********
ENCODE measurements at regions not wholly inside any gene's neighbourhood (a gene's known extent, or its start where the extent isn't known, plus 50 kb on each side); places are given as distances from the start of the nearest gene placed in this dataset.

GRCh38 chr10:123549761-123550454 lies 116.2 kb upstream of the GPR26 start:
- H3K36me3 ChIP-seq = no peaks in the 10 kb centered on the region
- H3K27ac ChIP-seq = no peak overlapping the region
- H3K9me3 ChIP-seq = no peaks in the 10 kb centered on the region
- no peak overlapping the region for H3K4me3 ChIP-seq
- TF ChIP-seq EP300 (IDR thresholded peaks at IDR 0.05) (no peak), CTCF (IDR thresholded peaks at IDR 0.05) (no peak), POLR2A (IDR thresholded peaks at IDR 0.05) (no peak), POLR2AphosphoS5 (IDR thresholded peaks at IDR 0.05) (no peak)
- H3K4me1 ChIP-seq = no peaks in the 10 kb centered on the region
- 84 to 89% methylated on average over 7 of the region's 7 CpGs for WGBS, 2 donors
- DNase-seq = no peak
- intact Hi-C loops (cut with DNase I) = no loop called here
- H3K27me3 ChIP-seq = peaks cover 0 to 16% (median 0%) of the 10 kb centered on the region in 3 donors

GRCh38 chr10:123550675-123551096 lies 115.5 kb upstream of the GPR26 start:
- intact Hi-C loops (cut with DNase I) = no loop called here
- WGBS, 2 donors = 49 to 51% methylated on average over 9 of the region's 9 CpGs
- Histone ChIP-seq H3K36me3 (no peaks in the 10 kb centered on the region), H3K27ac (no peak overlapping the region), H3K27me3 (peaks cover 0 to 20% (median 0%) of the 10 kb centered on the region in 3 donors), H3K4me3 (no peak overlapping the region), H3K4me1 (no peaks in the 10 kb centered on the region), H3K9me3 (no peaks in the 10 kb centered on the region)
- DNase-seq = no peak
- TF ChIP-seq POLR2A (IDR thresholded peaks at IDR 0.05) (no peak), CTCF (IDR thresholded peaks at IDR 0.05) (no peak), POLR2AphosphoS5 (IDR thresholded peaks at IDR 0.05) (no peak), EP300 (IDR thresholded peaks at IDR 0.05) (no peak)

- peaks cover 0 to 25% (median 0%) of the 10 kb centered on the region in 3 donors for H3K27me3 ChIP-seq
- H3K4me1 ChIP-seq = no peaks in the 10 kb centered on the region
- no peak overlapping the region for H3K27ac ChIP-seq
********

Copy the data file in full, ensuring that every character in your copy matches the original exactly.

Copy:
ENCODE measurements at regions not wholly inside any gene's neighbourhood (a gene's known extent, or its start where the extent isn't known, plus 50 kb on each side); places are given as distances from the start of the nearest gene placed in this dataset.

GRCh38 chr10:123549761-123550454 lies 116.2 kb upstream of the GPR26 start:
- H3K36me3 ChIP-seq = no peaks in the 10 kb centered on the region
- H3K27ac ChIP-seq = no peak overlapping the region
- H3K9me3 ChIP-seq = no peaks in the 10 kb centered on the region
- no peak overlapping the region for H3K4me3 ChIP-seq
- TF ChIP-seq EP300 (IDR thresholded peaks at IDR 0.05) (no peak), CTCF (IDR thresholded peaks at IDR 0.05) (no peak), POLR2A (IDR thresholded peaks at IDR 0.05) (no peak), POLR2AphosphoS5 (IDR thresholded peaks at IDR 0.05) (no peak)
- H3K4me1 ChIP-seq = no peaks in the 10 kb centered on the region
- 84 to 89% methylated on average over 7 of the region's 7 CpGs for WGBS, 2 donors
- DNase-seq = no peak
- intact Hi-C loops (cut with DNase I) = no loop called here
- H3K27me3 ChIP-seq = peaks cover 0 to 16% (median 0%) of the 10 kb centered on the region in 3 donors

GRCh38 chr10:123550675-123551096 lies 115.5 kb upstream of the GPR26 start:
- intact Hi-C loops (cut with DNase I) = no loop called here
- WGBS, 2 donors = 49 to 51% methylated on average over 9 of the region's 9 CpGs
- Histone ChIP-seq H3K36me3 (no peaks in the 10 kb centered on the region), H3K27ac (no peak overlapping the region), H3K27me3 (peaks cover 0 to 20% (median 0%) of the 10 kb centered on the region in 3 donors), H3K4me3 (no peak overlapping the region), H3K4me1 (no peaks in the 10 kb centered on the region), H3K9me3 (no peaks in the 10 kb centered on the region)
- DNase-seq = no peak
- TF ChIP-seq POLR2A (IDR thresholded peaks at IDR 0.05) (no peak), CTCF (IDR thresholded peaks at IDR 0.05) (no peak), POLR2AphosphoS5 (IDR thresholded peaks at IDR 0.05) (no peak), EP300 (IDR thresholded peaks at IDR 0.05) (no peak)

- peaks cover 0 to 25% (median 0%) of the 10 kb centered on the region in 3 donors for H3K27me3 ChIP-seq
- H3K4me1 ChIP-seq = no peaks in the 10 kb centered on the region
- no peak overlapping the region for H3K27ac ChIP-seq